1 Wall Street Banking Room designated interior landmark by New York City Landmarks Preservation Commission

For many, the recent desecration of 60 Wall Street’s lobby was a hard pill to swallow. The iconic PoMo space by Kevin Roche and John Dinkeloo was passed over for landmark status, and construction workers are currently building a more minimalist milieu there that’s allegedly more in vogue with the needs of today’s managerial class.

However, a decision today by the New York City Landmarks Preservation Commission (LPC) just a few blocks away gives preservationists that care about swanky Wall Street interiors a reason to smile. The Bank Room at 1 Wall Street—known by some as “The Red Room”—was designated an interior landmark.

doors in lobby
The space has original art deco ephemera from the 1930s. (Courtesy New York City Landmarks Preservation Commission)

Today, 1 Wall Street is home to 566 residential units and hosts retailers on the ground level. The LPC approved the building’s office-to-residential conversion in 2016 after Macklowe Properties bought the 1.25 million-square-foot tower two years earlier. Macklowe Properties then spent five years renovating the art deco building between 2018 and 2023.

“After a thoughtful restoration, the dazzling beauty of the Red Room will once again be open for the public to experience and enjoy, and today’s vote to designate this special interior landmark ensures it will continue to delight visitors for years to come,” said LPC chair Sarah Carroll.

1 Wall Street view of exterior
1 Wall Street was completed in 1931 by Ralph Walker and designated a landmark in the 1980s. (Jim in Times Square/Wikimedia Commons/CC BY-SA 2.0)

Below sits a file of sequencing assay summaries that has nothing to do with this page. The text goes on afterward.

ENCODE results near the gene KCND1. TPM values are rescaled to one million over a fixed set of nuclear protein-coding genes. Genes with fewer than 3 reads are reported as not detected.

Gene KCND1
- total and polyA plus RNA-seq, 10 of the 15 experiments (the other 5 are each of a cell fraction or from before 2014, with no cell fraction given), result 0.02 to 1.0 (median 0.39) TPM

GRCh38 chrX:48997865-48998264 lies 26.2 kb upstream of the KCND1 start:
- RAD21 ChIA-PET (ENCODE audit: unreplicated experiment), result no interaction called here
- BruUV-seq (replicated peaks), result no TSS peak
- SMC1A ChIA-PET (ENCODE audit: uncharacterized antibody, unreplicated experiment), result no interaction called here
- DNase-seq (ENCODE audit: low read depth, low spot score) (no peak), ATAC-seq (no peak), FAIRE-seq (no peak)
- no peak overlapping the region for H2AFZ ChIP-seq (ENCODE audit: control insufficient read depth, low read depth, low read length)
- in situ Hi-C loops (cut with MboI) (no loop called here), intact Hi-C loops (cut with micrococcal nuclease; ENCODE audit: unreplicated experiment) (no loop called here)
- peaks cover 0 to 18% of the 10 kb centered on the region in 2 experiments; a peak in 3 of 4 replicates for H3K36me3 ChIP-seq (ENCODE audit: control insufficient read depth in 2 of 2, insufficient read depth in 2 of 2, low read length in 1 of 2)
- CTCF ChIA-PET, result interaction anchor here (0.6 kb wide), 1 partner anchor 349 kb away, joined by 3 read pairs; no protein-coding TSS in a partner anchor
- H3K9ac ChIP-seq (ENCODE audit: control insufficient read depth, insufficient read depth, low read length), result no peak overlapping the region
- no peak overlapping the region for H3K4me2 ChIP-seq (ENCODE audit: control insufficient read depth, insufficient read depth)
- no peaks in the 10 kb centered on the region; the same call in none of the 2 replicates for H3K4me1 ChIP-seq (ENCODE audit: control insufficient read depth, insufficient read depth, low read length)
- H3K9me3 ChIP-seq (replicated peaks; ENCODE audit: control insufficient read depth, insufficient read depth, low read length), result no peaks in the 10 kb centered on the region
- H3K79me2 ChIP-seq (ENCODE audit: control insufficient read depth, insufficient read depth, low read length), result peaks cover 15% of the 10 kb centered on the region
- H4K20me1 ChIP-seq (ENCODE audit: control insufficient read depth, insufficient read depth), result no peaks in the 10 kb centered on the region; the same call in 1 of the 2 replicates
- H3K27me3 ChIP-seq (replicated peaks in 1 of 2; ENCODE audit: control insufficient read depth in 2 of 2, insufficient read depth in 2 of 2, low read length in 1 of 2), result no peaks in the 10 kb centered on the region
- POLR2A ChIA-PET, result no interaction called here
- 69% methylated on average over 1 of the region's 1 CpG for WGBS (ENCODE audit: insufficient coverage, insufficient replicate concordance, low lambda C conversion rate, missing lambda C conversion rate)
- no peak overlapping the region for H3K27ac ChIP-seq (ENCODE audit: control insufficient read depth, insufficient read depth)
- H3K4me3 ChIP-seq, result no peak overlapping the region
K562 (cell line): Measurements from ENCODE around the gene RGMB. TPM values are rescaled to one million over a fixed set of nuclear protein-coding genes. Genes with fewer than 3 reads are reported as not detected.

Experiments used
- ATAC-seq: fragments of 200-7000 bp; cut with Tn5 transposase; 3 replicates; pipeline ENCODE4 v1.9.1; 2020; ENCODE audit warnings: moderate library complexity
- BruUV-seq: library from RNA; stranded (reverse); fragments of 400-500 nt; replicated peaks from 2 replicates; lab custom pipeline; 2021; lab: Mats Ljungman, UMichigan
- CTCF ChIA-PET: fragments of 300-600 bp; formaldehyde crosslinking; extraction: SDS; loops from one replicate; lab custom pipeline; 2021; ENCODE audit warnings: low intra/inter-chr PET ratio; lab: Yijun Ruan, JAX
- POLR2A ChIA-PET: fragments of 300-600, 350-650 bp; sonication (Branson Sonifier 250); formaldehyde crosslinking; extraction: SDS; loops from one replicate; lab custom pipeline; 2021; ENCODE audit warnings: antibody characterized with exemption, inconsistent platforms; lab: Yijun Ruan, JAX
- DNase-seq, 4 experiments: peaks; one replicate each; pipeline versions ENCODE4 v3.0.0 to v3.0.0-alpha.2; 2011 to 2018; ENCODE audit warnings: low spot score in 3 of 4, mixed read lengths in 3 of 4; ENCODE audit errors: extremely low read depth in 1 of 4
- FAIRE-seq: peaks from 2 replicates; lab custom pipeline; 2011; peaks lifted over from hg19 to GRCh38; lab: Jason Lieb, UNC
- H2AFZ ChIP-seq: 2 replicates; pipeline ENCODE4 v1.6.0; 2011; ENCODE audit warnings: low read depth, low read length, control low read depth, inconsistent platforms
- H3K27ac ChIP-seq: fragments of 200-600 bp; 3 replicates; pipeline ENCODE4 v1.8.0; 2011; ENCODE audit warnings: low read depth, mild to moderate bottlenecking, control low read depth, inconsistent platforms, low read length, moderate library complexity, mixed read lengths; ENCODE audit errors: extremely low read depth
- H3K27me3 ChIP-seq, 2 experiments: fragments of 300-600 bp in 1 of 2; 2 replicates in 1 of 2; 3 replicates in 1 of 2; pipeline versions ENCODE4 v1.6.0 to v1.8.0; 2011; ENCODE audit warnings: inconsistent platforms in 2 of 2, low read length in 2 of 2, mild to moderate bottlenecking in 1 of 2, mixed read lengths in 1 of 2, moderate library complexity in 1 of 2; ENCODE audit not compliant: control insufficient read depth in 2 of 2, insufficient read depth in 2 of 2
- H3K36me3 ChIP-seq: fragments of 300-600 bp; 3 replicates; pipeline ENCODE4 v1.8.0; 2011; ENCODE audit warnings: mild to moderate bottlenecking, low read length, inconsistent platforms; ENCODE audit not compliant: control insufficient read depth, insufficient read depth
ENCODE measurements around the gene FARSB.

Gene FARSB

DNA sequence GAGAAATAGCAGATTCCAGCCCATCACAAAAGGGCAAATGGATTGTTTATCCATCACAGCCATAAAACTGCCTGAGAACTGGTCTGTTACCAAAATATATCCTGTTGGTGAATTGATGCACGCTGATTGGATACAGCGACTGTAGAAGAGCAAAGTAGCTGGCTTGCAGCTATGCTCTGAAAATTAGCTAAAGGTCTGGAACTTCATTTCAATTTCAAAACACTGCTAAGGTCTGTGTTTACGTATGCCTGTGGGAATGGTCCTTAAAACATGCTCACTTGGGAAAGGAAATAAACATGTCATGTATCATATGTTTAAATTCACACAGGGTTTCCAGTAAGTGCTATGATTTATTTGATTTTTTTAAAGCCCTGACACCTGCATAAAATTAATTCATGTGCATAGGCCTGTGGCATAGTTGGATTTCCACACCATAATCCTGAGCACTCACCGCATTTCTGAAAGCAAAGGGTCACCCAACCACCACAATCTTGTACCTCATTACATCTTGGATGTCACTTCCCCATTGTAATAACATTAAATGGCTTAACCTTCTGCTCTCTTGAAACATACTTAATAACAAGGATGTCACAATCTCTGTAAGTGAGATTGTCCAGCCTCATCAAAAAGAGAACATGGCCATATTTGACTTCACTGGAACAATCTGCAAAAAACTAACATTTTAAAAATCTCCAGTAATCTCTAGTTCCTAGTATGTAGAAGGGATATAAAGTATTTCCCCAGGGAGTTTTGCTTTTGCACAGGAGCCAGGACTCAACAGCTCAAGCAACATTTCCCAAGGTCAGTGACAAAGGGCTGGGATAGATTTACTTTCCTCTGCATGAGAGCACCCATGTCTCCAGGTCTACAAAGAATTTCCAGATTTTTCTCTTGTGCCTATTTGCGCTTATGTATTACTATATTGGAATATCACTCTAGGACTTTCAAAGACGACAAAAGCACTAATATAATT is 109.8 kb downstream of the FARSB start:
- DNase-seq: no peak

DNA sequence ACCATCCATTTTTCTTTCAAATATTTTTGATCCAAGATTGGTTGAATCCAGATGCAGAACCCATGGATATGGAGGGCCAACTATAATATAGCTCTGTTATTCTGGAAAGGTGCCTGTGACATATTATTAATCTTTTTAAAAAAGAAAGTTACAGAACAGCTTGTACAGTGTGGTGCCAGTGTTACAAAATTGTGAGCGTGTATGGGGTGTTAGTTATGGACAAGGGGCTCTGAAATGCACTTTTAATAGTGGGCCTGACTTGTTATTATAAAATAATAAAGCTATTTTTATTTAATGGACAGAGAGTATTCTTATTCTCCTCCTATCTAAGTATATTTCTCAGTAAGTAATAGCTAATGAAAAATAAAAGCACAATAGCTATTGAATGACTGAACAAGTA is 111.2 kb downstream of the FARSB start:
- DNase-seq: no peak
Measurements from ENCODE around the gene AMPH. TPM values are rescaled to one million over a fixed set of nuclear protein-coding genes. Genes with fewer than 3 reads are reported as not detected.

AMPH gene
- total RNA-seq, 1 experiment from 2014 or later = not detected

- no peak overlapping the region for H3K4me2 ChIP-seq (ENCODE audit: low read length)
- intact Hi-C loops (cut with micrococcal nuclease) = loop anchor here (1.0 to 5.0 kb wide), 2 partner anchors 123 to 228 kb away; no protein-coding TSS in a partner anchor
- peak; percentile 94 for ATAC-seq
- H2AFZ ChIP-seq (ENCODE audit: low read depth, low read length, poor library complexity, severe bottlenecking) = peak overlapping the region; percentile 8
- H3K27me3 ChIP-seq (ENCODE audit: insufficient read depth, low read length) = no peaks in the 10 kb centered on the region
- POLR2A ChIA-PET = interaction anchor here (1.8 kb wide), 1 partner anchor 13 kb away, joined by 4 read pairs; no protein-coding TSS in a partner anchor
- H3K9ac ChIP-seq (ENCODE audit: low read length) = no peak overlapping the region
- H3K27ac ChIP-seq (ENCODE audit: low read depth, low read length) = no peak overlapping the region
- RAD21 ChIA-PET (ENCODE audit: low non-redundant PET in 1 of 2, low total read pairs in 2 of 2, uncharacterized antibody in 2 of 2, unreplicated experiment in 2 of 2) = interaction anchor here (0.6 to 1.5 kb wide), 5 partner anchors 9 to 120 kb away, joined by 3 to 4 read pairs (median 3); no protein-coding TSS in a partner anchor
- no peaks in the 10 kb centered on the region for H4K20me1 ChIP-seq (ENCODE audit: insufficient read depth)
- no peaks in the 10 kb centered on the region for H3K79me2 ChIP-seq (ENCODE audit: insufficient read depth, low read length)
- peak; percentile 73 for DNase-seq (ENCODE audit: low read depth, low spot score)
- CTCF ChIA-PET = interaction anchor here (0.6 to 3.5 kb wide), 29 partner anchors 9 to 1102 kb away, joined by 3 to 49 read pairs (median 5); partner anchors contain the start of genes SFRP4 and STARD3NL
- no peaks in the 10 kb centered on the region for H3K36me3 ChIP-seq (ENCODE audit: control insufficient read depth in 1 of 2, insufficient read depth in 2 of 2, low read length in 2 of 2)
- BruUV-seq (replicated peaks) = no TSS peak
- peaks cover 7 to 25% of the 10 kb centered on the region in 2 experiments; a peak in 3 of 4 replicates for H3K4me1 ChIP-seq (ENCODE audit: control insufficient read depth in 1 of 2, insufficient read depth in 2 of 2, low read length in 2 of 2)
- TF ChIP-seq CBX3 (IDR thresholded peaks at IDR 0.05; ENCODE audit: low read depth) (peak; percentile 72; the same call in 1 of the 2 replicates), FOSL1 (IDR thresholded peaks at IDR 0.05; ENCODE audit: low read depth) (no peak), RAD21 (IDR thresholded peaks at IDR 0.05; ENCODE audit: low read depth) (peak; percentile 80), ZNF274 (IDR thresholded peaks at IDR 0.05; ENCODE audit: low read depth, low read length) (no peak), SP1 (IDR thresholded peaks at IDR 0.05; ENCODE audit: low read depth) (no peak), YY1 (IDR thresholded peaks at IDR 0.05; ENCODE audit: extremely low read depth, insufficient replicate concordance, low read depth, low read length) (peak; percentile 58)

1 Wall Street was originally designed by Ralph Walker and completed in 1931. When it was built, it was one of New York’s first art deco skyscrapers. The mosaics inside the Bank Room at 1 Wall Street were by master muralist Hildreth Meière.

The glittering space clad with elaborate tiles was once home to Irving Trust and Bank Company’s reception room. It was completed not long after the stock market crashed in 1929. For Irving Trust, the architecture at 1 Wall Street was meant to project an image of permanence and intact wealth.

The building itself was landmarked in the 1980s and, today, Meière is hailed by many as a trailblazer for women in the fields of architecture and design.

The Red Room ceiling tiles and walls
The Red Room (Courtesy New York City Landmarks Preservation Commission)

Ralph Walker was a partner at Voorhees, Gmelin & Walker. Other projects that Walker and Meière collaborated together on include the AT&T Long Distance Building in Tribeca, Saint Bartholomew’s Church, Temple Emanu-El, Radio City Music Hall, and the Western Union Building at 60 Hudson Street.

Moving forward, the Red Room will undergo a full restoration. A treasure trove of recently discovered surplus original tiles will be used to restore the murals, and the space will be rented by French luxury retailer Printemps.

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